The best thing you can do when credit card churning is to pay off the balance on the card in full every single month. This means using your credit card as if it’s cash and not an additional source of funding for things like designer handbags or expensive vacations. Put all your bills on the targeted credit card and then pay it off.
One of the great perks about opening a new card is that many companies offer 0 percent introductory APR for a particular period of time. That means you won’t be paying interest on your purchases so long as they’re paid off within the introductory APR timeframe. Balances carried beyond that time period will end up costing you more.
Avoid Annual Fees
Many rewards credit cards come with hefty annual fees — some reach nearly $500 per year. Usually, those annual fees are offset by the rewards you earn, but if you don’t plan on keeping the card long enough to offset the fee, then you might consider moving on to a different card.
Make On-Time Payments
This may go without saying, but making on-time payments is one of the most important things you can do when credit card churning. Timely payments have one of the biggest impacts on your overall credit score, so you want to make sure that you’re staying on top of your due dates if you hope to open new credit card accounts in the immediate future.
Don’t Take on More Than You Can Handle
Opening up new credit card accounts and reaping the rewards is a thrill. It can even be addicting. It’s important to have a good amount of self-restraint when credit card churning so you don’t get carried away.
Before opening a new credit card account, make sure that you can afford to spend the required amount in the prescribed amount of time without breaking the bank or having to spend outside your usual expenses. If you can’t realistically afford to do it, then hold off until you can.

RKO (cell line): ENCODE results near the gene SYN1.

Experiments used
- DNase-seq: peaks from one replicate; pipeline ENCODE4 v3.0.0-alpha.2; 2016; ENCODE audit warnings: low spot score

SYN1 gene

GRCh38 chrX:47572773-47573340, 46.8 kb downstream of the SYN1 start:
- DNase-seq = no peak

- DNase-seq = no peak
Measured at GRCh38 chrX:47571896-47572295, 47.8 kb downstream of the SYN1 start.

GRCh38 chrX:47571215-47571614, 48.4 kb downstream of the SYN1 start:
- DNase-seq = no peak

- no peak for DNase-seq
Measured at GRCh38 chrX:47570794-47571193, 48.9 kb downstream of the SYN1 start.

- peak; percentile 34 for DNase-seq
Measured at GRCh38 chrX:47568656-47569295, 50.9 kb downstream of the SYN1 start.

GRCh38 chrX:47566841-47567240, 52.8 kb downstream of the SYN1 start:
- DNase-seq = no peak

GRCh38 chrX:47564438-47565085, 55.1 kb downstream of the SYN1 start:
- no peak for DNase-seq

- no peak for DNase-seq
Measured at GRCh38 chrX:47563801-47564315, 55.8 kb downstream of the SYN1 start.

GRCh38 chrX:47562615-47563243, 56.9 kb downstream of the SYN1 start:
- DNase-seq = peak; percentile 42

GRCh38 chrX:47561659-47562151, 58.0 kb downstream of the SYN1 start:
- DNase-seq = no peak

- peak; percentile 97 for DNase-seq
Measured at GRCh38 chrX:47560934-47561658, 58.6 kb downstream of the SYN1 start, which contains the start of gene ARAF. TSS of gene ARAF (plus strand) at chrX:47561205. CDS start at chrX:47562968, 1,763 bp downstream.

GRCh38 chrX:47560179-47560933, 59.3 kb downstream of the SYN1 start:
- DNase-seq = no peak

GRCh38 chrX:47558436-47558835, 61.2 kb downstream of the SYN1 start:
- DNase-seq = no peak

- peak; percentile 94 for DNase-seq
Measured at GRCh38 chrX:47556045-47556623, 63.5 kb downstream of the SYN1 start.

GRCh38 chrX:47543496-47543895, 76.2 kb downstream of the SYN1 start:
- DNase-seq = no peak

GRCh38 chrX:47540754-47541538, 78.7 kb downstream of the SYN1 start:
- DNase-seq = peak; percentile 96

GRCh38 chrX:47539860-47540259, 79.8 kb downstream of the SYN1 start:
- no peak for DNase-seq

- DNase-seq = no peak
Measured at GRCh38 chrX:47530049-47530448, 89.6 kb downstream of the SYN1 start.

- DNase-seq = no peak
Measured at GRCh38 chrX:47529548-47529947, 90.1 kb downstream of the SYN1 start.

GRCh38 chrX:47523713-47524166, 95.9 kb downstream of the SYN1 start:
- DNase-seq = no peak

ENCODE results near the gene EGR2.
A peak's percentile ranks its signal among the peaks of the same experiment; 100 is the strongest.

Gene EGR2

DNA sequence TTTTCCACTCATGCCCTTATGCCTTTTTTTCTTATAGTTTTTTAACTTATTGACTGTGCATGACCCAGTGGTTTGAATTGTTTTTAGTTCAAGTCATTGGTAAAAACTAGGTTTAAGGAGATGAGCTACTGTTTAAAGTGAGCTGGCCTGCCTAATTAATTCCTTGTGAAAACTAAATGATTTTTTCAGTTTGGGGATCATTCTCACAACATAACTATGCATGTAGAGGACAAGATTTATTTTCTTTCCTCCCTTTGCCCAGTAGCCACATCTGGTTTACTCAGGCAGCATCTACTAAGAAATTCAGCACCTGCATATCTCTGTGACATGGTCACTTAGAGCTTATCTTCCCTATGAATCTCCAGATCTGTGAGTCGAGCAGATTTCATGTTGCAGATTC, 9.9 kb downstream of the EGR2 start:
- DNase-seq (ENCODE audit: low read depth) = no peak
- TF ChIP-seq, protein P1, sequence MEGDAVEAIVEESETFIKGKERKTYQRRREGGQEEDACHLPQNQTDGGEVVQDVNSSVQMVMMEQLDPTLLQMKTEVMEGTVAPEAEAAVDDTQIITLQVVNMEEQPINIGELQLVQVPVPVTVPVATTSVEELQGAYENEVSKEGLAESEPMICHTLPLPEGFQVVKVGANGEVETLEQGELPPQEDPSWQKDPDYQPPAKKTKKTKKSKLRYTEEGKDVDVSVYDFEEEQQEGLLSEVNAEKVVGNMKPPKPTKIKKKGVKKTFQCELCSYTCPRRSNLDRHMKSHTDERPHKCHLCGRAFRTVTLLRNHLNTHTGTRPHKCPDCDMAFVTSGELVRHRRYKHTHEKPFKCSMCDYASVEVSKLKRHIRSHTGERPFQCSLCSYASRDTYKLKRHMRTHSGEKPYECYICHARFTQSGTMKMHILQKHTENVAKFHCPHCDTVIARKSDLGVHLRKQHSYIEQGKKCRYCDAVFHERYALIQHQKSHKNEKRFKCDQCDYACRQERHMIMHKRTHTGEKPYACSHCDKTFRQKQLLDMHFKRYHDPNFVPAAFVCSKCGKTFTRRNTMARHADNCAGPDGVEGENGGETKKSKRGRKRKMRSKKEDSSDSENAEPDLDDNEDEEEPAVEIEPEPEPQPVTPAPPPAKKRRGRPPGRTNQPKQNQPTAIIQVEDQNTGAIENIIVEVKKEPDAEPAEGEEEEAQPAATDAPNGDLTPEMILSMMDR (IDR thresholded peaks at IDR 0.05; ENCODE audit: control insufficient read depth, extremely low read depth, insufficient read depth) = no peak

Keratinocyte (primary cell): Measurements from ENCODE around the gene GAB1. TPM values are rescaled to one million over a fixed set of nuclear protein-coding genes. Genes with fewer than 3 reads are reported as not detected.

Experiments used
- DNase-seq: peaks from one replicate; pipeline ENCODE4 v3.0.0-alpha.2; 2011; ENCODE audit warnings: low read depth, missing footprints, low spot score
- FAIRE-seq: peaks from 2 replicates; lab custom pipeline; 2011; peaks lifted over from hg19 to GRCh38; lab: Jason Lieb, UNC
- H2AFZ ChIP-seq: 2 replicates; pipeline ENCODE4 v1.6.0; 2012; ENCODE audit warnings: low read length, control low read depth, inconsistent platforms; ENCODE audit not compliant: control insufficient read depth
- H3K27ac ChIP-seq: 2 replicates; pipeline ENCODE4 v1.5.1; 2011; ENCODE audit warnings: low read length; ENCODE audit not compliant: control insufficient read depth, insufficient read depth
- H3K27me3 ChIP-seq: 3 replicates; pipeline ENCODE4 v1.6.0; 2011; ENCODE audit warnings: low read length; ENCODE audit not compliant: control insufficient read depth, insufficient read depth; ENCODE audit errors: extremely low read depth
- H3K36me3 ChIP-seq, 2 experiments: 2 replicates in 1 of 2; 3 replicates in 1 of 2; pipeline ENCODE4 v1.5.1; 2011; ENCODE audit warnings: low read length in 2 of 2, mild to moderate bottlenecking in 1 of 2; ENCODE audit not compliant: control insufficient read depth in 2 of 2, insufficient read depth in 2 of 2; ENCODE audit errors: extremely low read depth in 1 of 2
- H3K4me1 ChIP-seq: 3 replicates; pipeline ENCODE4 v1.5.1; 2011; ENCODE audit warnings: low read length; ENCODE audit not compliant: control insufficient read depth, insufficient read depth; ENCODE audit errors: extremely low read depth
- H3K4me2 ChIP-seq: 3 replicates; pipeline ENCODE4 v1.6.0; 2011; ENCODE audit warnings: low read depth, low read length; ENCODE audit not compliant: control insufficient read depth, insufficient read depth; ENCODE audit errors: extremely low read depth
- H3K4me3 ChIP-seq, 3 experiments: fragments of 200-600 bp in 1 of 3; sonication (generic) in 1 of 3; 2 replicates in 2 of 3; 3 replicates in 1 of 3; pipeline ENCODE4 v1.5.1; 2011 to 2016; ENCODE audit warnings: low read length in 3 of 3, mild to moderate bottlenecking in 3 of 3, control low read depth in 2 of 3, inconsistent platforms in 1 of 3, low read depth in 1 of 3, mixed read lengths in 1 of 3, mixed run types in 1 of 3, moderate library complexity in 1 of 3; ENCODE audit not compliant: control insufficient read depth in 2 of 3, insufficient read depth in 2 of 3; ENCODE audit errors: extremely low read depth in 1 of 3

Avoid It If You’ll Need a Big Loan Soon
Think you’ll need a big personal loan soon? Maybe you’re looking to buy a house or start a new business. One of the last things you want on your credit in those situations is multiple inquiries and lots of new credit accounts.
Even if you’re paying off your credit cards on time each month, multiple inquiries on your credit is a great way to get denied for that loan you really need. If this is coming up in the next couple years, you might give credit card churning a rest until you’ve successfully secured the loan you need.
Are You a Credit Card Pro?
Credit card churning is a great way to take advantage of the insane amount of benefits offered by credit card companies. When done right, you’ll be raking in a ton of rewards. Just be careful not to overextend yourself or push your credit too far.
Want to learn more about smart credit moves? You’re in the right place! Check out the rest of our blog for information about everything from the best travel rewards credit cards to personal loans. Here are some other articles you might find helpful:
Credit cards 101 – the pros and cons of balance transfers
What are the most valuable attributes of the top credit cards?
Best secured credit cards
7 ways credit card verification can help you stay safe online